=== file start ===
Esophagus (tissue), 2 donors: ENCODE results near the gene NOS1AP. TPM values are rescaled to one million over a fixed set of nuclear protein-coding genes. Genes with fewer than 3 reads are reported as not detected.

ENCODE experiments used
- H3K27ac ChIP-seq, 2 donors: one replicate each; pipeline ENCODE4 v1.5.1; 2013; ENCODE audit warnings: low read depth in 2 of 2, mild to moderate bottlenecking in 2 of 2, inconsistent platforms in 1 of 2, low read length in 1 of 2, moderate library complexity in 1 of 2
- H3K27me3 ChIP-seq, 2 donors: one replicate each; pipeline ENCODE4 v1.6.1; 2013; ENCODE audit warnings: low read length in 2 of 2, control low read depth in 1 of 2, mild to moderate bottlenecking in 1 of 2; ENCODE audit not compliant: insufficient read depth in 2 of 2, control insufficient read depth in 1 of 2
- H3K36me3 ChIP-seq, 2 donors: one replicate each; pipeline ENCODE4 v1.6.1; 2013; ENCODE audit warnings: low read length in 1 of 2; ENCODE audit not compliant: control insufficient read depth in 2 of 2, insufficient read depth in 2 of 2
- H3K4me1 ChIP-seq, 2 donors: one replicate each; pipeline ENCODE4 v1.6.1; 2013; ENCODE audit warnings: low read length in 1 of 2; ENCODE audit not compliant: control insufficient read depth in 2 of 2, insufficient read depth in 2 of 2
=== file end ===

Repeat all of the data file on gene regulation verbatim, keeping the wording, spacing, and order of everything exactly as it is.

Esophagus (tissue), 2 donors: ENCODE results near the gene NOS1AP. TPM values are rescaled to one million over a fixed set of nuclear protein-coding genes. Genes with fewer than 3 reads are reported as not detected.

ENCODE experiments used
- H3K27ac ChIP-seq, 2 donors: one replicate each; pipeline ENCODE4 v1.5.1; 2013; ENCODE audit warnings: low read depth in 2 of 2, mild to moderate bottlenecking in 2 of 2, inconsistent platforms in 1 of 2, low read length in 1 of 2, moderate library complexity in 1 of 2
- H3K27me3 ChIP-seq, 2 donors: one replicate each; pipeline ENCODE4 v1.6.1; 2013; ENCODE audit warnings: low read length in 2 of 2, control low read depth in 1 of 2, mild to moderate bottlenecking in 1 of 2; ENCODE audit not compliant: insufficient read depth in 2 of 2, control insufficient read depth in 1 of 2
- H3K36me3 ChIP-seq, 2 donors: one replicate each; pipeline ENCODE4 v1.6.1; 2013; ENCODE audit warnings: low read length in 1 of 2; ENCODE audit not compliant: control insufficient read depth in 2 of 2, insufficient read depth in 2 of 2
- H3K4me1 ChIP-seq, 2 donors: one replicate each; pipeline ENCODE4 v1.6.1; 2013; ENCODE audit warnings: low read length in 1 of 2; ENCODE audit not compliant: control insufficient read depth in 2 of 2, insufficient read depth in 2 of 2